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Almost all animals yawn, from humans on down to lizards. It’s something we do every day, starting before we’re even born (babies yawn in utero). We do it when we’re tired — but we do it when we’re wide awake, too. Sometimes we do it just because we saw someone else do it. So what’s the deal with yawning?
When you yawn, you throw your head back, open your jaws wide, and inhale deeply through your mouth and nose. You briefly hold the breath and then slowly exhale it. Most yawns average 5 seconds in length and are accompanied by stretching. There’s something about that yawn-and-stretch combo that’s deeply satisfying. But does it serve any physiological purpose?
While a yawn looks simple enough on the surface, it’s actually surprisingly complex. There are many theories about why we yawn, and the newest and most promising one is that yawning is a means of cooling the brain. But more on that later.
Even thinking about yawning can make you do it. Ever tried to stifle a yawn? It’s one of those actions, like sneezing, that you have very little control over. For a long time it was believed we yawn as a way to get more oxygen and get rid of excess carbon dioxide. As far back as 400 B.C. Hippocrates suggested yawning was a means of expelling “bad air” from the body.
But recent research has mostly debunked this theory. In experiments, people were placed in environments with more or less oxygen, and it had no effect on how much they yawned.
We usually associate yawning with sleepiness or boredom, but research has found that we also yawn when we’re stressed. Researchers have observed athletes yawning more before they compete and paratroopers yawning before jumping out of a plane for the first time.
The fact that we yawn in a variety of situations — and not just when we’re tired or bored — has stumped researchers for years. One possible explanation is that yawning helps your brain and body shift from one state to another. It helps you wake up when you’re sleepy (and vice versa), it helps you feel more alert when you’re bored, and it helps you calm down when you’re anxious. But a new theory has emerged in the last few years that looks like it may finally be the answer.
Boredom, sleepiness, hunger, anxiety: What do these things have in common? Interestingly, they all seem to cause an increase in brain temperature.
The latest research suggests that we yawn to protect our brains from overheating. The brain is very sensitive to changes in temperature, and it functions best when it’s cool. When you yawn, it may be your body’s way of bringing cool air into your head to chill out your brain.
Usually, it just means you didn’t get enough sleep last night. But some health conditions can cause a person to yawn much more than usual. It’s rare, but some people yawn excessively when they’re having a heart attack.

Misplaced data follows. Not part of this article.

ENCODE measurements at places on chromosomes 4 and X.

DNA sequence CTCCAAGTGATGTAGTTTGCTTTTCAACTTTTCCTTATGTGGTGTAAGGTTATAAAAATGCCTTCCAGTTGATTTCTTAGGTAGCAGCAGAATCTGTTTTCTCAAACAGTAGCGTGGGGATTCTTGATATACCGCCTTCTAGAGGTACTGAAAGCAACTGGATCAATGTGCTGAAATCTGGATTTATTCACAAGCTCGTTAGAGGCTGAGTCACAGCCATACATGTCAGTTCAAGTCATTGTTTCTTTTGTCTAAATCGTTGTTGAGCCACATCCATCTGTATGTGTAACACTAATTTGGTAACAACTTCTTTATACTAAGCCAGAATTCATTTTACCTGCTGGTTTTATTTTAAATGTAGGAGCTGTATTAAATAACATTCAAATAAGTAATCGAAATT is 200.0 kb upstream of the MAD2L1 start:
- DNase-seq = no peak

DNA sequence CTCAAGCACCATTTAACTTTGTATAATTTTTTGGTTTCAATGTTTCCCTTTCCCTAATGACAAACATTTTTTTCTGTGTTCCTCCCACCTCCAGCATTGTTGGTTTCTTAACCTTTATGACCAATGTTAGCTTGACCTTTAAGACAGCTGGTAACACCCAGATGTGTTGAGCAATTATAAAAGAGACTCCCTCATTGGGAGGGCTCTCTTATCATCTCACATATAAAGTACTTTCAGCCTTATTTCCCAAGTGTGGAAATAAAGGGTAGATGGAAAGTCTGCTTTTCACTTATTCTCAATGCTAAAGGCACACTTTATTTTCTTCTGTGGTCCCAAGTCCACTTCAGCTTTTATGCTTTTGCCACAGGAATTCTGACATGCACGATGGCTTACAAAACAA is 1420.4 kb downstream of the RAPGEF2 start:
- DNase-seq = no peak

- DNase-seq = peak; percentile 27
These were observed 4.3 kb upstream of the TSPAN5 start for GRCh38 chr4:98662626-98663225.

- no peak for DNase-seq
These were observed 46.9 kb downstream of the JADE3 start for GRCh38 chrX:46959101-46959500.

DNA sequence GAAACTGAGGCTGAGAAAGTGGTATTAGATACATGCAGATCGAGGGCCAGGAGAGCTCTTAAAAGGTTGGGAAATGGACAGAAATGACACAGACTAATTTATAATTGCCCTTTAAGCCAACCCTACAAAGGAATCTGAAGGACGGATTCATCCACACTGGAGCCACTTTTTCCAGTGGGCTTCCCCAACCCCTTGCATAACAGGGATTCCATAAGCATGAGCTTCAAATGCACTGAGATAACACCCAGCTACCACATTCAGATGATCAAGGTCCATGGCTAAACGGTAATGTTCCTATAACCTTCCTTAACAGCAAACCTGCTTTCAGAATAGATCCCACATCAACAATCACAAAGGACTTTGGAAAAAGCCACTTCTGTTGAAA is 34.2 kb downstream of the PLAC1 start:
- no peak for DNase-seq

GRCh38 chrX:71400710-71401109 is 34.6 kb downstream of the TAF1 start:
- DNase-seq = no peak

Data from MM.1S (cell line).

Excessive yawning has also been observed in people with epilepsy, migraine headaches, schizophrenia, and multiple sclerosis. Interestingly, these conditions have also been linked with thermoregulatory dysfunction — when the body has trouble maintaining ideal temperature. People with epilepsy sometimes have bouts of yawning before a seizure, and yawning can also be a sign of an oncoming migraine. It could be that neurological disorders overheat the brain, and excessive yawning kicks in as a way to cool it down.
We’ve all experienced it — you see someone yawn, and suddenly you need to yawn. Even looking at a picture of someone yawning can trigger it. Yawns are undoubtedly contagious (and not just in humans), but there’s a lot of debate about why this is.
It could be that contagious yawning is a sign of empathy. One study conducted on children found that kids younger than four didn’t “catch” yawns. It’s around this same age that children develop the ability to empathize with others. The study also found that children with autism were less likely to yawn in response to another person’s yawn. In another study, college students took a personality test and were then shown video clips of yawning. The study found that less empathetic people were less likely to yawn contagiously.
Another theory of contagious yawning suggests it’s a primitive form of communication meant to keep a group vigilant and safe from danger. This actually works with the idea that yawning cools the brain. It could be that in groups, when one individual yawns, the rest pick up the behavior in order to maintain optimal brain function.
The brain-cooling theory seems to explain a lot about why we yawn, both spontaneously and contagiously. But for now that’s all it is — a theory. Future research may prove it true or debunk it entirely. There’s a lot we still don’t understand about yawning, but one thing’s clear. It’s a lot more than just a sign that you’re tired.